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  • $\begingroup$ Thanks please see the edits $\endgroup$ – Buzz bee Jul 4 at 1:41
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Let's look at things in the following perspective;

Statistical independence is an assumption imposed on events $A,B$ or random variables $X,Y$, whose (the assumption's) mathematical consequence is expressed as; $$ P( A \cap B) = P(A) P(B)$$ and $$ E\{X Y\} = E\{X\}E\{Y\} $$

So these are the consequences of independence, but not the cause of it. (This is what Dilip Sarwate expresses in his answer).

There's a third consequence of (and is also a cause for) independence, regarding joint and marginal CDF/PDFs:

$$ F_{XY}(x,y) = F_X(x) F_Y(y) .$$ This will hold for all $x,y$ only when $X$ and $Y$ are independent.

Furthermore, if this equality can be shown to hold for all $x,y$ (without assuming $X$ and $Y$ as independent) then from this we can also conclude that the random variables $X$ and $Y$ are independent. Hence both a consequence of and a cause for it.

The above thing is mainly theoretical argumentation. In practice, from observed practical data, you can never fully and precisely check the third consequence and hence can never rigorously prove that random variables are indeed independent. This is not the preferred approach.

What you can practically do is to check (actually estimate) for the following to hold.

$$\sigma_{XY} = E\{ (X-\mu_Y)(Y-\mu_Y) \} = 0 $$ which implies that $$ E\{XY\} = E\{X\} E\{Y\} $$ and conclude that $X$ and $Y$ are uncorrelated. (This is what RBJ expresses in his answer.) Note that when X and Y are assumed to be independent, then as a consequence, (by the last equation), they will also be uncorrelated; but the converse is not true as explained in the first part.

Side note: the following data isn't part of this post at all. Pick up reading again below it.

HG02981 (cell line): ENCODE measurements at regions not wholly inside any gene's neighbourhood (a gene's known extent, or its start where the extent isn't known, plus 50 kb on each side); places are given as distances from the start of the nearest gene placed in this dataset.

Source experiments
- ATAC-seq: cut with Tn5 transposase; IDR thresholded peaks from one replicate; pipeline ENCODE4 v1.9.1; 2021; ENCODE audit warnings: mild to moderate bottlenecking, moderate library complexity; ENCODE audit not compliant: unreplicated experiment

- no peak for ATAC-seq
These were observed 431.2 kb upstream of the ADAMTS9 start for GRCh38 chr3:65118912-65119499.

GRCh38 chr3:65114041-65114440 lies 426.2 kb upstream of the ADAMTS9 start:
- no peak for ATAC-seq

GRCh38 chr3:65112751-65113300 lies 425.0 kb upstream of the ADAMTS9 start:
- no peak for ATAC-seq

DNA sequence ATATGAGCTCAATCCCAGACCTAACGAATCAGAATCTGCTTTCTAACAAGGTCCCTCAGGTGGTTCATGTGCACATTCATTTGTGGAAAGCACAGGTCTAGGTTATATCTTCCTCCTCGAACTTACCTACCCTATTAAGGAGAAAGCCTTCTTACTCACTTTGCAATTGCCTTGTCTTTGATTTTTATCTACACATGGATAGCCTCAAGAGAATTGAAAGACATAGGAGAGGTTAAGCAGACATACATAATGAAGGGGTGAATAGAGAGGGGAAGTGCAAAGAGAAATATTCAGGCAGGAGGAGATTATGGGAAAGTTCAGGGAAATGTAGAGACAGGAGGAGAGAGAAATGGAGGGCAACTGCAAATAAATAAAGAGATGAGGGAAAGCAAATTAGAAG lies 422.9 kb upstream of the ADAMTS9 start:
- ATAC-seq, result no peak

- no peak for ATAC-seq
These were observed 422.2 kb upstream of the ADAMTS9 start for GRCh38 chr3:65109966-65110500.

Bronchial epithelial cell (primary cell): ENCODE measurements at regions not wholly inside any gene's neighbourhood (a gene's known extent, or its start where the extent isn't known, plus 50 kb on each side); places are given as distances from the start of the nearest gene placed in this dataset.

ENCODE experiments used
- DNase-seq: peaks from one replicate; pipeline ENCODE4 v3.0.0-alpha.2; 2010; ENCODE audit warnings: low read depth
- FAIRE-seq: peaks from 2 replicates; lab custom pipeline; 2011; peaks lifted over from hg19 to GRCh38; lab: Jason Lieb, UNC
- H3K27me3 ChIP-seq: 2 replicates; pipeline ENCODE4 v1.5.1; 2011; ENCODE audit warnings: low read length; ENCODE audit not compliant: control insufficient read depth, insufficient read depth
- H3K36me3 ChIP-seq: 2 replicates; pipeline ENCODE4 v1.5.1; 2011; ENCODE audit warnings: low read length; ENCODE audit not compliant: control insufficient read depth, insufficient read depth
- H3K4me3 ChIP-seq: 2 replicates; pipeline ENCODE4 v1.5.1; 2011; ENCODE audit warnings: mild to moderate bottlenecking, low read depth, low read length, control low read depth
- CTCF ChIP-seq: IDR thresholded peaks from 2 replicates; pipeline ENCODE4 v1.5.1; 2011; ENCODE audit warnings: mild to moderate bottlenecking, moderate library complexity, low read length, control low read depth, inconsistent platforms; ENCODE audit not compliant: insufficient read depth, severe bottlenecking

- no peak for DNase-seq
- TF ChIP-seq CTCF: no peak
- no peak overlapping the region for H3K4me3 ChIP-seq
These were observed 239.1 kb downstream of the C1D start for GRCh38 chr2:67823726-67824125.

Again note that this is an estimation and is never perfectly accurate. Hence one can never be truly sure that RVs $X$ and $Y$ are indeed uncorrelated or be sure that whether the result of a normalized correlation being $0.001$ indicates an innacurate computation or just a slight correlation between $X$ and $Y$... What can only be said is that a slight correlation and truly uncorrelatedness will have the same (almost indistinguishable) effects on the result of DSP algorithms.

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  • $\begingroup$ Thanks. WIll it be possible to predict is the signals are independent if it is given 1.they are ergodic 2.the value of signals with respect to time and random variable is given 3.but probability density of two signals is not mentioned .4.Also the necessary condition that E{XY}=E{X}E{Y} is followed (not given but as ensemble average is equal to time average so calculated) .If I can say that signals are independent or not if yes then how. $\endgroup$ – Buzz bee Jul 4 at 7:08
  • $\begingroup$ E(XY) = E(X)E(Y) is a necessary but not sufficient condition. A necessary and sufficient condition is F(x,y) = F(x)F(y) if you can verify the latter then you prove that X and Y are independent. But the former does not prove anything. However, the former can be used to prove the fact that X and Y are dependent i.e.; if $E(XY) \neq E(X)E(Y)$ then for sure you have proven that X and Y are dependent but when $E(XY) = E(X)E(Y)$ it's not sufficient to argue that X and Y are indpendent. Summary, practically it's very hard to prove that signals are indeed independent. $\endgroup$ – Fat32 Jul 4 at 10:58
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The relationship $\mathbb{E}[XY]=\mathbb{E}[X]\mathbb{E}[X]$ says that the two random variables are uncorrelated. Uncorrelated random variables are in general not independent, unless they are Gaussian random variables.

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  • $\begingroup$ Thanks please see the edits $\endgroup$ – Buzz bee Jul 4 at 1:41
  • $\begingroup$ You proved that independent RVs are uncorrelated. But you want to prove that uncorrelated RVs are independent. This isn't the same. $\endgroup$ – BlackMath Jul 4 at 2:10
  • $\begingroup$ But I fxy=fxfy is condition for independence isn't it.And I have used it for deriving whole thing then why its not suffecient. $\endgroup$ – Buzz bee Jul 4 at 2:38
  • $\begingroup$ You ASSUMED it, but didn't prove it from the uncorrelated RVs. Again, uncorrelated RVs doesn't imply independence, but independence implies uncorrelated RVs. $\endgroup$ – BlackMath Jul 4 at 5:32
  • $\begingroup$ I assumed what isn't f(X,Y)=f(X|Y=y)∗f(Y) so if f(X|Y=y)=f(X), then f(X,Y)=f(X)∗f(Y) condition for independence ? $\endgroup$ – Buzz bee Jul 4 at 6:18